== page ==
“We felt like reading was the most important because it affects all curricular areas,” Dill said. “We are currently training staff K-6 so we are all using the same system. We can run reports to tell us just about anything. Those reports can show us growth, can help with instruction planning, they can tell us specific skills you need to work on, and they can give us benchmarks. There are a lot of layers in there where we have to identify what is impeding you from learning.”
RTI recognizes different tiers of ability. Tier one means the student is performing at grade level under general classroom instruction. Students who do not show adequate progress with that format are moved to tier two.
Tier two involves more targeted interventions. Often students will be separated into smaller groups to work specifically on the skills with which they are struggling. If that type of intervention still is not helpful, students move to tier three for more intensive individual intervention. If tier three does not work for the student, he or she will be evaluated for a special education plan.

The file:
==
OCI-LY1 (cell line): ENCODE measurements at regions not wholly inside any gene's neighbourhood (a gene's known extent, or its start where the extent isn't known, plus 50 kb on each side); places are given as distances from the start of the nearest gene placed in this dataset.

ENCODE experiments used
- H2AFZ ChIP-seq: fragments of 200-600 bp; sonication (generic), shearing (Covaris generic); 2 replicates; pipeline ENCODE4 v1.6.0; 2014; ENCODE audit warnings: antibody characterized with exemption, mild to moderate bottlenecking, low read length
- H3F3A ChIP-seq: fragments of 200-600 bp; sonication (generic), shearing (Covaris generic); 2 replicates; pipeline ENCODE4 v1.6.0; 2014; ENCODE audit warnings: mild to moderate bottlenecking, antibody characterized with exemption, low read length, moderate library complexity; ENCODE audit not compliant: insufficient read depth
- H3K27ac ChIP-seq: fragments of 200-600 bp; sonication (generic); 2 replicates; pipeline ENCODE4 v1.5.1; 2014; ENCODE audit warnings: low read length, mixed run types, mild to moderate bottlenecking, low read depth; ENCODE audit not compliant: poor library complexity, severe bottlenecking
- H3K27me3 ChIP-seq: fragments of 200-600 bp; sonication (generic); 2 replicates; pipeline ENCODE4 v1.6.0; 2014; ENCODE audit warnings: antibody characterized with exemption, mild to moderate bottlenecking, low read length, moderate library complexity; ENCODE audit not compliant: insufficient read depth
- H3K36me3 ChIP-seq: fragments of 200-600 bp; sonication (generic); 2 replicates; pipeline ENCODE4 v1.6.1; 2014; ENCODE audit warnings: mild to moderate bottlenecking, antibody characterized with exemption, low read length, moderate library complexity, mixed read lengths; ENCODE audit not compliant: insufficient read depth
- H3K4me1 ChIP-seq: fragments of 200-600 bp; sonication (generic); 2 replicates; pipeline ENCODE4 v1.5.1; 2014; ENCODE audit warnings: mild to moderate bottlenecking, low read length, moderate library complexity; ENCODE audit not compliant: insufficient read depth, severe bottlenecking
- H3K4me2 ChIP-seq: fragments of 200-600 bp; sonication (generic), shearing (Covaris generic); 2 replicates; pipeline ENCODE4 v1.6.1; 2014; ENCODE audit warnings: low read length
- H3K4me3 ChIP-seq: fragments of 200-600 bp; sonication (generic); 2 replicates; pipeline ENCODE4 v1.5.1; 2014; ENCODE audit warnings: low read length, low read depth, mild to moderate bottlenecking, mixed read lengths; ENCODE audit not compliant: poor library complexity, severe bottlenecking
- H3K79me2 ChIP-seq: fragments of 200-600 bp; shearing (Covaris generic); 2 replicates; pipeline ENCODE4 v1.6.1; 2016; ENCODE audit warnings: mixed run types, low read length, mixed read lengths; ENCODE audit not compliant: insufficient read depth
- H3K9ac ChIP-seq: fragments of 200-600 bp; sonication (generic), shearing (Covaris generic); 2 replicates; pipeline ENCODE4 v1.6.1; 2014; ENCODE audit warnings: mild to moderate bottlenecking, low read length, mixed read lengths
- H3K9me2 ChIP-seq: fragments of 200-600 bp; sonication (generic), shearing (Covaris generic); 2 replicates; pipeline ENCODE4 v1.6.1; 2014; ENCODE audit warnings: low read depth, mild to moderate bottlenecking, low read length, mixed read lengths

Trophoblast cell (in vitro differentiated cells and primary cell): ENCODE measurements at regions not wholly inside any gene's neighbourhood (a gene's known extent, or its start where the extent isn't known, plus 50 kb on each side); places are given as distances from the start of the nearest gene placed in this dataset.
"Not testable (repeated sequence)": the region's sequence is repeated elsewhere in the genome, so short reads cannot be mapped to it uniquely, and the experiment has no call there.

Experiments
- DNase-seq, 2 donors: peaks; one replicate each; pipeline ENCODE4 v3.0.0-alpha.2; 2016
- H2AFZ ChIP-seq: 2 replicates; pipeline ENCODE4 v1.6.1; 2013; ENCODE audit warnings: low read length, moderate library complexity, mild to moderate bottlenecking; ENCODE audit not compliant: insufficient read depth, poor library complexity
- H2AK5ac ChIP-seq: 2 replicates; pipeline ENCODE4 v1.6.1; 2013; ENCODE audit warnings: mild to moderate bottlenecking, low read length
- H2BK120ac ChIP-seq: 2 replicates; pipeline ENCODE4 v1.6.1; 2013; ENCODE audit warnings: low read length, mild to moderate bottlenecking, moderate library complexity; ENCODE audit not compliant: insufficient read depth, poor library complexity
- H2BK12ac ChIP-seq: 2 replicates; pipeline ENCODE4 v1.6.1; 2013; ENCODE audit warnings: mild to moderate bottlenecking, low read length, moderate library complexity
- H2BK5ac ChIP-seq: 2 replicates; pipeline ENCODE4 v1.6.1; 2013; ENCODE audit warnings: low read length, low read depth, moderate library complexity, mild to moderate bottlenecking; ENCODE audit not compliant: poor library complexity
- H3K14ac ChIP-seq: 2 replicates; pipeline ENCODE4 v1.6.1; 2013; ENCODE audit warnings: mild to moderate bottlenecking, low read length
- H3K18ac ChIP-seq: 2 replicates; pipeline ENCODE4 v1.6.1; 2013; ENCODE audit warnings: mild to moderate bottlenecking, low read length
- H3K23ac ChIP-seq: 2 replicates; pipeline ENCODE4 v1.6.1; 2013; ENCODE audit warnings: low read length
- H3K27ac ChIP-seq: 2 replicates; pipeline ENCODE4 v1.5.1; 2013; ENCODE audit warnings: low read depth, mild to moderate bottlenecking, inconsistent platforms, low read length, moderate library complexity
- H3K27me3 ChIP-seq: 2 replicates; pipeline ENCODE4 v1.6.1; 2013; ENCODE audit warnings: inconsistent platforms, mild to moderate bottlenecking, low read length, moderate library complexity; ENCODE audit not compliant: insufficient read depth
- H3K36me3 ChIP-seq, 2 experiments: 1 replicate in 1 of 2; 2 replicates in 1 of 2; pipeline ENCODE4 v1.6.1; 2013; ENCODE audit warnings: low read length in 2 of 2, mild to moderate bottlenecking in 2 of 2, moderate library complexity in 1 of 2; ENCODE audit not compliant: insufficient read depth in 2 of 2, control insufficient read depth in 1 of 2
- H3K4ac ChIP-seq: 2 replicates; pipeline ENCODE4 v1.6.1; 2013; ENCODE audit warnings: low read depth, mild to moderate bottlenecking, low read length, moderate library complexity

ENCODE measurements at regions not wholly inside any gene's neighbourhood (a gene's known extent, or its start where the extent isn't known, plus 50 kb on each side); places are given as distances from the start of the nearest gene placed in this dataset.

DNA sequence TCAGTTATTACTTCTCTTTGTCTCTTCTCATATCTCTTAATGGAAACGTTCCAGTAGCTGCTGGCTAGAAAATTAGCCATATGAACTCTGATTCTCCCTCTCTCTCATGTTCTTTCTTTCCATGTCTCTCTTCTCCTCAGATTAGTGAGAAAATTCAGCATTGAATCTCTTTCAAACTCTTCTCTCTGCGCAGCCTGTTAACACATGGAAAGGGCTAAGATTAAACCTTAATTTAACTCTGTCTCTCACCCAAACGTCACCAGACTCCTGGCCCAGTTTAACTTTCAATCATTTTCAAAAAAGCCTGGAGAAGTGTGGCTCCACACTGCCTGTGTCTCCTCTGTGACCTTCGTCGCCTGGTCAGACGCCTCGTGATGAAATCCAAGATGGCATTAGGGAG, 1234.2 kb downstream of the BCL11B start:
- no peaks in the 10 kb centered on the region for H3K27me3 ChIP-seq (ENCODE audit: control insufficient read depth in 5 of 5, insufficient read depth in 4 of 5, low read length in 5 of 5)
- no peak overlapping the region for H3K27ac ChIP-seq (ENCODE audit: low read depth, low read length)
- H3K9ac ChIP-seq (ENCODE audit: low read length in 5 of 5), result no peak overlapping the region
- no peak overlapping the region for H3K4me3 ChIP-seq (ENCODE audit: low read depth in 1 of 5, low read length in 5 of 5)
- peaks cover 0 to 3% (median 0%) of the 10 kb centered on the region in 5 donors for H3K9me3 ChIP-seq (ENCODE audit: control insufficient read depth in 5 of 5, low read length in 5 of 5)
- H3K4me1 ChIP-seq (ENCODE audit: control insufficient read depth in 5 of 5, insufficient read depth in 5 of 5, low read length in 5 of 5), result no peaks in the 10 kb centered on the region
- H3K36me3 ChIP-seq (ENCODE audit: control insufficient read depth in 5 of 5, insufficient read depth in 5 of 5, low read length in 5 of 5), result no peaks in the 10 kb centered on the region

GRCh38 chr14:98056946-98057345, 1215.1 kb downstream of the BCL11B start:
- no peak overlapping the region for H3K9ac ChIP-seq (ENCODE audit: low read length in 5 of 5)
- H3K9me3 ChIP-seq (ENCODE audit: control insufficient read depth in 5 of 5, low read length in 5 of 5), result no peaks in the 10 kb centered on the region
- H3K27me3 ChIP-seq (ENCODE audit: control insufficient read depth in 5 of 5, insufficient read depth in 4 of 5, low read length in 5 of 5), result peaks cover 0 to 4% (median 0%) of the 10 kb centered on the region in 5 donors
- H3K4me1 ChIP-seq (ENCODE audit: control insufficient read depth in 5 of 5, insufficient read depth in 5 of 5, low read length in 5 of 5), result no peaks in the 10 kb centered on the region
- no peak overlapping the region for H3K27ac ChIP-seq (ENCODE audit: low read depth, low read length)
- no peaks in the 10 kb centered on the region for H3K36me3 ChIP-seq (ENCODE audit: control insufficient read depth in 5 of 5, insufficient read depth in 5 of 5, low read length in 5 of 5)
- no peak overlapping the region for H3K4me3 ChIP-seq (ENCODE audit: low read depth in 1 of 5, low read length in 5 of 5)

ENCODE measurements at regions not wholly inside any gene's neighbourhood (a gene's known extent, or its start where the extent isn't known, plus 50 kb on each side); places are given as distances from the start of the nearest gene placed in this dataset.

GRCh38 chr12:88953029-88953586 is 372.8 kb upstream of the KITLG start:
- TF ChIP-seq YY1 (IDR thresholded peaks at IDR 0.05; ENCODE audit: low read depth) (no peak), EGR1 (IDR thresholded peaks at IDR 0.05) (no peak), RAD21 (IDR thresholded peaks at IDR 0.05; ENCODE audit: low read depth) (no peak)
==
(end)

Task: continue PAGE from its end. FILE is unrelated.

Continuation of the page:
The ultimate goal is to have every child performing at least at grade level, but really any progress is considered a success — and Northwestern is already seeing success from its budding RTI program.
When the school first launched the RTI approach in 2011, 29 second-grade students were identified as needing intervention. Those students continued in the RTI program throughout third grade and now, as fourth graders, 52 percent of that original group is at or above grade level and no longer needs RTI support. Thirty-eight percent still are at tier three or tier two, and 1 percent now receive special education services.
Within just the span of this school year, nine kindergartners who were identified as needing intervention have shown progress. Five of them now are performing at grade level, three are at tier two intervention and just one still needs tier three intervention.